Wednesday, November 07, 2007

A Big Day in SF Politics: Newsom in Office. Jew in Trouble

Yesterday was quite a day for San Francisco politics. Gavin Newsom was re-elected as mayor and former Supervisor Ed Jew was hit with five more felony charges. One man’s political career is extended, while another’s is almost certain to end in disastrous fashion. Sometimes life is so ironic that it’s well…ironic!
Everyone expected that Newsom would win – pretty much because he ran unopposed. But, the news about Ed Jew is somewhat shocking. The allegations against him are extensive and far-reaching. The fact that this man was able to do what he did is astonishing. How on earth did he ever think that he could get away with it? Extortion? Bribery? Fraud? This is serious old-school corruption -- mafia-type stuff.
And to think it all started with stores that sell those bubble/tapioca drinks. I’ve been to the Quickly location in question and I love their smoothies and teas. Little did I know that the chain would be a launching pad for corruption and payoffs. There must be a ton of money in those drinks.
This article appeared this morning on sfchronicle.com:
A federal grand jury added new felony charges Tuesday to the legal burdens of suspended San Francisco Supervisor Ed Jew, issuing a five-count indictment that accuses him of trying to shake down Sunset District businesses for $84,000 in bribes.
The federal charges - two counts each of bribery and mail fraud and one count of extortion - are the most serious yet leveled at the first-term lawmaker, who also faces civil and criminal accusations from local authorities for allegedly lying about his residence.
The indictment replaces a single count of mail fraud issued by federal prosecutors on Sept. 21. The central allegation of both sets of charges is the same: that Jew solicited $80,000 in bribes from the Quickly chain of tapioca drink shops, telling the operators that they were in violation of a city permit ordinance and would have to pay him to help with the process.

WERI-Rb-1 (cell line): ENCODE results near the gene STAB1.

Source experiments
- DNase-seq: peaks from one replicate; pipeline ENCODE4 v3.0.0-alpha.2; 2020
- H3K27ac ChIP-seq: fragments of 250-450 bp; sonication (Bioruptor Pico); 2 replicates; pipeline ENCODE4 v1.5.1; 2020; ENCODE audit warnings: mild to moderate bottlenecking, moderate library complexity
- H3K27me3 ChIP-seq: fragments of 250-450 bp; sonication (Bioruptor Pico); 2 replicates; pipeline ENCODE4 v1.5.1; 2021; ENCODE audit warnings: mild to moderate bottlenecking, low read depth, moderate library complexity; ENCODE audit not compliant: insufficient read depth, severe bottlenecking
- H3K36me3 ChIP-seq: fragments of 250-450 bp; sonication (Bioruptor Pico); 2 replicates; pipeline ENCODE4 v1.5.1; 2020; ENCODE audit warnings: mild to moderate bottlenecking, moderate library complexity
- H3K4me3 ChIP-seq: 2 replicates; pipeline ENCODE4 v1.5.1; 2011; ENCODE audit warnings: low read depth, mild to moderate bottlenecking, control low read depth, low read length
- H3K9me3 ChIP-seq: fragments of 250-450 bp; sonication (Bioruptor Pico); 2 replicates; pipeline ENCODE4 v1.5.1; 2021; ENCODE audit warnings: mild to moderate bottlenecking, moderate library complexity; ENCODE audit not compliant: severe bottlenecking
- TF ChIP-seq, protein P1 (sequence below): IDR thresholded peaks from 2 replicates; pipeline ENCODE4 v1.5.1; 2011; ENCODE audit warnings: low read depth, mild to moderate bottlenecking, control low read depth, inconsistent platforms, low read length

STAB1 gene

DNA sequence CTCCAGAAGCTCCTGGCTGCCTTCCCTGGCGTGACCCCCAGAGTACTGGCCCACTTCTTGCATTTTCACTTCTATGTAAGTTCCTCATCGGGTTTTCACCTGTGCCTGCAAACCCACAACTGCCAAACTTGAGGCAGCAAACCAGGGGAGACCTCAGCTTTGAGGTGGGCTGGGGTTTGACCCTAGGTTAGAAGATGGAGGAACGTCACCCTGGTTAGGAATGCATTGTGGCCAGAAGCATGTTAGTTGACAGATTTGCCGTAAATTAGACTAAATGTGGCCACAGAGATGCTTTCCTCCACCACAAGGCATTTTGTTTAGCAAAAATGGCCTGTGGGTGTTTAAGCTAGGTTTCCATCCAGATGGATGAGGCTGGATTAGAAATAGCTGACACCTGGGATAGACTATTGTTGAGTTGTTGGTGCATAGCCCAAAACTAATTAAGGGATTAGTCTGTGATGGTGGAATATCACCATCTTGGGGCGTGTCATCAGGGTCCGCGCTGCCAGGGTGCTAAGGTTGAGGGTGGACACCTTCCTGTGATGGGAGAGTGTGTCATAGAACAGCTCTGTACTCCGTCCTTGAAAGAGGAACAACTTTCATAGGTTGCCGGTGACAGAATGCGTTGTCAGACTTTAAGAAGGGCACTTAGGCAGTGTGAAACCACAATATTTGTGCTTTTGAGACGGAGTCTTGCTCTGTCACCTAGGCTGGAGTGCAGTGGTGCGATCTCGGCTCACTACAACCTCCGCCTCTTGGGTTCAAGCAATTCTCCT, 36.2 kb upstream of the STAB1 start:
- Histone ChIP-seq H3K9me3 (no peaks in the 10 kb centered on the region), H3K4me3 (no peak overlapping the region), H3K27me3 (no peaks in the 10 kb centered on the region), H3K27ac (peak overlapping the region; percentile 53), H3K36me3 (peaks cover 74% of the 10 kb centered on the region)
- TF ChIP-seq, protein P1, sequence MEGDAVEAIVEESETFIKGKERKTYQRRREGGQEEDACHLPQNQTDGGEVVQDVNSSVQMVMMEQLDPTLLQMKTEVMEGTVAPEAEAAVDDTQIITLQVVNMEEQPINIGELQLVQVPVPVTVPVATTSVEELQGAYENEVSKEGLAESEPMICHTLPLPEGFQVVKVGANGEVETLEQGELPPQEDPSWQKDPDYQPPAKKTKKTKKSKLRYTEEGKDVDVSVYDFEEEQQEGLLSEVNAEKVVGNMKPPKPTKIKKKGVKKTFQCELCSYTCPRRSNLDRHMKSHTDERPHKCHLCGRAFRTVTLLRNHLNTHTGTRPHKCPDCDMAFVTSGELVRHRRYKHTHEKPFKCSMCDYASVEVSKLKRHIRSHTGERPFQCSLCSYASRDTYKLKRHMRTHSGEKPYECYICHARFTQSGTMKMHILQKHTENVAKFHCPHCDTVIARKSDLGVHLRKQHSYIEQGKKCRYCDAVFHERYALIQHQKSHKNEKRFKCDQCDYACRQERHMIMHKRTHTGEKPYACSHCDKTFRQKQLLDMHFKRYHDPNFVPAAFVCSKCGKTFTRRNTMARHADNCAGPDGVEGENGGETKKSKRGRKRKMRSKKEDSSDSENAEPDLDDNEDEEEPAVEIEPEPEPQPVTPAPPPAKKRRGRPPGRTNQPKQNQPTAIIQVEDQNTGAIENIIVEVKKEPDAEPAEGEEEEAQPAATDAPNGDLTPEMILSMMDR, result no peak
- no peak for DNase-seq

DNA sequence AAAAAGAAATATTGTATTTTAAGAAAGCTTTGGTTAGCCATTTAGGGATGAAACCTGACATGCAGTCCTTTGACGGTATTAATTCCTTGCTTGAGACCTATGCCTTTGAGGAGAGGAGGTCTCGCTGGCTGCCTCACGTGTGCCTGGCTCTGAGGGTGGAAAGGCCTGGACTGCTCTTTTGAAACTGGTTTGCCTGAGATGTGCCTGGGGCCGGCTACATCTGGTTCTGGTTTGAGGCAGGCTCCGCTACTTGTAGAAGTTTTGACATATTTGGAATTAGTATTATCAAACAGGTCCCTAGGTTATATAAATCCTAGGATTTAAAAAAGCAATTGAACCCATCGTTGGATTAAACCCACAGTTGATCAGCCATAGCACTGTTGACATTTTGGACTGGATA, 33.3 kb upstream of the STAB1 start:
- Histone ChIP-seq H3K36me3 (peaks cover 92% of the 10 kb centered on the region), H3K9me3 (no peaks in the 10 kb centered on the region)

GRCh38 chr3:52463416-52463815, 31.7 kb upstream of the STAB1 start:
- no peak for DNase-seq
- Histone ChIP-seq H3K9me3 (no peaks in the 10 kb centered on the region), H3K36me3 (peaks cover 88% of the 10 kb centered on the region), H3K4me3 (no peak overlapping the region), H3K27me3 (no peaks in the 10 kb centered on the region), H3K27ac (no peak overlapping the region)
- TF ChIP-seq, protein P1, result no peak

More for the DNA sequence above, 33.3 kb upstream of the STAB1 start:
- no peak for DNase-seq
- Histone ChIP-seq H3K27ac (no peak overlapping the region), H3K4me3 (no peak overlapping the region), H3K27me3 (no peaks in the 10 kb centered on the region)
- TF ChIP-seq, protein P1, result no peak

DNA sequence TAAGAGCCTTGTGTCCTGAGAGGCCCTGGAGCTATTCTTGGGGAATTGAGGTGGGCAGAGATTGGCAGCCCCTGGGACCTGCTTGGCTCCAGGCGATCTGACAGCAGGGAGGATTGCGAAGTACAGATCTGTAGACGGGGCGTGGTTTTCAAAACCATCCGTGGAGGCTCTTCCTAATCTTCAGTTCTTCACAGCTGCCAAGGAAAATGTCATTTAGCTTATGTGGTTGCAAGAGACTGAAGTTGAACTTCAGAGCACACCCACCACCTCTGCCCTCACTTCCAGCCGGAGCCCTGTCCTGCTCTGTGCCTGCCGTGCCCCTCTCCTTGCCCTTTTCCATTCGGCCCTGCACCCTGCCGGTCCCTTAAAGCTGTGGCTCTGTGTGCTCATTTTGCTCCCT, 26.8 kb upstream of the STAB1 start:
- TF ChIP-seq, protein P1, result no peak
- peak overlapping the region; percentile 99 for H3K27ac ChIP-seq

He accepted $40,000 in cash from representatives of the chain in May as partial payment, the indictment said.
"Jew would and did tout his own official power as a San Francisco supervisor to persuade business owners to enter into a paying arrangement with him and/or his recommended 'consultant,' " the grand jury said.
He was also accused of accepting $4,000 in cash from the owner of Wonderful Desserts and Cafe in April in exchange for his support of a new permit for the cafe. The payment was made three days after the City Planning Commission approved the permit, the indictment said.
"When public servants betray the people's trust for the sake of personal gain, they deeply wound the democratic principles upon which this society is founded," Charlene Thornton, special agent in charge of the FBI's San Francisco office, said in a news release announcing the indictment.
Jew's lawyer, Steven Gruel, said the supervisor denies all the allegations and will plead not guilty at an arraignment today.
"An indictment is not evidence of anything. It's nothing more than one side of the story, the side that the government has presented to the grand jury," Gruel said. "I'm anxious to finally get this case in front of a jury."
San Francisco prosecutors also have filed criminal charges against Jew in Superior Court, accusing him of nine counts of perjury and fraud for claiming a Sunset District home as his residence for voting and running for office.
In separate proceedings related to his residency, Jew was suspended from office in September by Mayor Gavin Newsom, triggering an investigation by the city's Ethics Commission into whether he should be removed from office. City Attorney Dennis Herrera has filed a civil suit seeking to oust Jew. A conviction on any of the felony charges also would be grounds to remove him.